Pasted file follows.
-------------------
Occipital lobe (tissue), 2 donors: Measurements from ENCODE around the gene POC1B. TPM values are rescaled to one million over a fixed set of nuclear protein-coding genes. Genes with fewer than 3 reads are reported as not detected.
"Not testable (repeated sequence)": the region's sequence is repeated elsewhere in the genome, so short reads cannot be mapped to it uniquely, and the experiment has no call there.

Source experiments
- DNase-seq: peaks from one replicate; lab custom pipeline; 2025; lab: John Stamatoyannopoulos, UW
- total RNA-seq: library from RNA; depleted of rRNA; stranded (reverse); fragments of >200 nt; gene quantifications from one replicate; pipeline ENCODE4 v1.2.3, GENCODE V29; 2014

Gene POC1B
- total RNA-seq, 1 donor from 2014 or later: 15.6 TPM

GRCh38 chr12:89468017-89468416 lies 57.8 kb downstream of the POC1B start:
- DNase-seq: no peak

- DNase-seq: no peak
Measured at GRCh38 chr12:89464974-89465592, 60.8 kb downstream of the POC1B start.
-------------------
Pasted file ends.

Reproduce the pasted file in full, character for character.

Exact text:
Occipital lobe (tissue), 2 donors: Measurements from ENCODE around the gene POC1B. TPM values are rescaled to one million over a fixed set of nuclear protein-coding genes. Genes with fewer than 3 reads are reported as not detected.
"Not testable (repeated sequence)": the region's sequence is repeated elsewhere in the genome, so short reads cannot be mapped to it uniquely, and the experiment has no call there.

Source experiments
- DNase-seq: peaks from one replicate; lab custom pipeline; 2025; lab: John Stamatoyannopoulos, UW
- total RNA-seq: library from RNA; depleted of rRNA; stranded (reverse); fragments of >200 nt; gene quantifications from one replicate; pipeline ENCODE4 v1.2.3, GENCODE V29; 2014

Gene POC1B
- total RNA-seq, 1 donor from 2014 or later: 15.6 TPM

GRCh38 chr12:89468017-89468416 lies 57.8 kb downstream of the POC1B start:
- DNase-seq: no peak

- DNase-seq: no peak
Measured at GRCh38 chr12:89464974-89465592, 60.8 kb downstream of the POC1B start.